Resolution quandary

It’s that time of year again when folks around the world pledge to lose weight, stop smoking, slow down, be more financially responsible, sponsor a child overseas, volunteer at the local soup kitchen, find a mate, read more, watch less television, spend more time with friends, go for daily walks, join a gym or whatever.

The list is endless for New Year’s resolutions. It’s an interesting concept, and must have to do with the idea of new beginnings that a New Year inevitably brings. It does seem to mark a fresh start. The slate is clean, so why not attempt a lifestyle change and start the New Year on the right foot.

The problem is that New Year’s resolutions rarely last past February. Come Jan. 2nd, gyms will be flooded with new members for example. By the end of January, those numbers plunge. People just generally don’t stick to their plans.

Why is this? People likely set their goals too high to begin with and ultimately set themselves up for failure. There could be too much pressure for making the resolutions in the first place. Perhaps if they were made at other times of the year, the feelings of pressure wouldn’t be felt so much.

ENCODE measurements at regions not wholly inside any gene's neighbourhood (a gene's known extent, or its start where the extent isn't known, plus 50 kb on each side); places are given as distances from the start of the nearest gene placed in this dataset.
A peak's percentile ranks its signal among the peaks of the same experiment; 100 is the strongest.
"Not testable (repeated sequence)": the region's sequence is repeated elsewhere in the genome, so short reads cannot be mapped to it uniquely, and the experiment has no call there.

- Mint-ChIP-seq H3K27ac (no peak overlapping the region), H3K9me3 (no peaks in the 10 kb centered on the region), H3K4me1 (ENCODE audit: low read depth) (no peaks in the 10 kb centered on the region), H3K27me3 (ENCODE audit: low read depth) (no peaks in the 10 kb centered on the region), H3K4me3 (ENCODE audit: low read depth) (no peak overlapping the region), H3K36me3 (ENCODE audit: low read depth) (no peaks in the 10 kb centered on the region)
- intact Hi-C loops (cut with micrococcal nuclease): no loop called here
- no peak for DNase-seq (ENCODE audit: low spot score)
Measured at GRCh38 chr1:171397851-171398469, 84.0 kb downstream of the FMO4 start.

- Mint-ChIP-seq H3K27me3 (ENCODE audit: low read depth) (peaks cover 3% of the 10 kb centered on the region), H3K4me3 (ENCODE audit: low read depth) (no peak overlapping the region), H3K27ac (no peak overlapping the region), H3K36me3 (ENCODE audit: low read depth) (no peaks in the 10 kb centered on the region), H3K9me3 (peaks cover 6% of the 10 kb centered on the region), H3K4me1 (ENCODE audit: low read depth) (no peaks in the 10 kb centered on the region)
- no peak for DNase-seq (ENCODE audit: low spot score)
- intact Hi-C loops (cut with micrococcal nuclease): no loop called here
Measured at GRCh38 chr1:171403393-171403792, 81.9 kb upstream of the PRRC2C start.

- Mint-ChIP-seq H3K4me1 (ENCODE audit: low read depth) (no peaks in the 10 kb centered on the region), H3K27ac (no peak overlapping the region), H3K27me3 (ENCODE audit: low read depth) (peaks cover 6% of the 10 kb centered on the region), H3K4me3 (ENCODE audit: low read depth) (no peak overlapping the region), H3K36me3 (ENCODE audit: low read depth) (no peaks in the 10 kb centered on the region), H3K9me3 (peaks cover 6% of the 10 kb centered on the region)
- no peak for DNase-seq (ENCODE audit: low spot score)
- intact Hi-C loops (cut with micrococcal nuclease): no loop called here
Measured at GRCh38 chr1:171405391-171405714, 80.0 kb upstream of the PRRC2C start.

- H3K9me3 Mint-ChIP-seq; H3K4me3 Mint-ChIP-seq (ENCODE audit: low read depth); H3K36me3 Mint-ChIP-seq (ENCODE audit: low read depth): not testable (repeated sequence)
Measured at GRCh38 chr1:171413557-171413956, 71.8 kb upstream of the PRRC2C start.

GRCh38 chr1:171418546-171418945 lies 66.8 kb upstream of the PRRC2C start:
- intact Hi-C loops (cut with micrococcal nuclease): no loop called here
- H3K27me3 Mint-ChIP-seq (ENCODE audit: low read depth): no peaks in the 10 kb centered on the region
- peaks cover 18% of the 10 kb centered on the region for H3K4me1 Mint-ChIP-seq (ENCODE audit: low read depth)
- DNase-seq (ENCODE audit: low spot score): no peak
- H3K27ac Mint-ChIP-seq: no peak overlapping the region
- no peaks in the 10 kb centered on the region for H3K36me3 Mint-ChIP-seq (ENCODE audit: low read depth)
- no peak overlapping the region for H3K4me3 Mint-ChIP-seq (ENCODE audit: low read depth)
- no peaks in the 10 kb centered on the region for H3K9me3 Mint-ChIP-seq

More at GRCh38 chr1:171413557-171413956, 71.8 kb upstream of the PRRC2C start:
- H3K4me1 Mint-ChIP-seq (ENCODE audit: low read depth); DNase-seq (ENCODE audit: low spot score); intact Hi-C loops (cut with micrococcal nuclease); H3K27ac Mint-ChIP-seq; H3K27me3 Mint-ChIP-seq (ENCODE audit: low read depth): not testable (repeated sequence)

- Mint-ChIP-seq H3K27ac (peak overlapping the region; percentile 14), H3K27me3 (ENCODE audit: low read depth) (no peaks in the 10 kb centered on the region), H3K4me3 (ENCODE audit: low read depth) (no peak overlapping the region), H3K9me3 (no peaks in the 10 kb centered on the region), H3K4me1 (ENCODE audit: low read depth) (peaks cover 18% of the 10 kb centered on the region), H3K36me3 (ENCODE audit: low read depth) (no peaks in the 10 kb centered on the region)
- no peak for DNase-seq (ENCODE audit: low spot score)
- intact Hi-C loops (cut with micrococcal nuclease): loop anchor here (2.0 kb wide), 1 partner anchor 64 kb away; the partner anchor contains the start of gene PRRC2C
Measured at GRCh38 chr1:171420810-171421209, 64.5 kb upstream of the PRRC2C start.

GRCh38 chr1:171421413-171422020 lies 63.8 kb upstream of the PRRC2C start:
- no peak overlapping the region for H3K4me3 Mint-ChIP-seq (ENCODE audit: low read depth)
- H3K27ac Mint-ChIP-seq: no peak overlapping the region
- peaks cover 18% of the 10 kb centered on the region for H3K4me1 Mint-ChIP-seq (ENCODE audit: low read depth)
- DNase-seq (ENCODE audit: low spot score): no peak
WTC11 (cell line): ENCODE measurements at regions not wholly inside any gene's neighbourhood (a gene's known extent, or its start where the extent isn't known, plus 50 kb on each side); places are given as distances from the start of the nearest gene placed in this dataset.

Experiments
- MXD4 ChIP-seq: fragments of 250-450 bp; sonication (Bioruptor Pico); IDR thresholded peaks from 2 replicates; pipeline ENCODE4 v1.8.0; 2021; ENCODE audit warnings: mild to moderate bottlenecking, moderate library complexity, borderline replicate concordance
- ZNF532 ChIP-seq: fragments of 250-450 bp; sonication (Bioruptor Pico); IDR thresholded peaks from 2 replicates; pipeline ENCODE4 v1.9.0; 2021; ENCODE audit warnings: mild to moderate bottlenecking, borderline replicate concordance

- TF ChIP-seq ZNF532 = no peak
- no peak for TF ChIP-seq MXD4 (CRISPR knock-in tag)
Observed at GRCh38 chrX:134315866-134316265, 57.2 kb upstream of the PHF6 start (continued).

Experts say it’s better to make general lifestyle changes, or at least think of achieving the goal in smaller steps. Don’t think of losing 50 lbs; just think of losing eight or 10 to start with. Think about ways to be more active in general; if the gym isn’t your thing then don’t bother – it would be a complete waste of money.

There are lots of other activities out there to bolster your fitness level and help you shed those pounds. There’s little point in signing up for something that you don’t enjoy – ultimately, you will never follow through with it. It’s a tough, expensive lesson many of us have learned over the years.

As for smoking, there are lots of resources out there to help smokers kick the habit. It takes time and patience. And maybe that’s the problem with resolutions – they aren’t a quick fix, and consideration of time and patience seem to go out the window.

Whatever your resolution is, you truly have to want to do it no matter what the time of year is. Announcing a New Year’s resolution simply for the sake of it is setting yourself up, in all likelihood, for failure. Go easy on yourself with some positive plans for 2015 and try to incorporate them into your life. Small steps in the right direction are the way to go.

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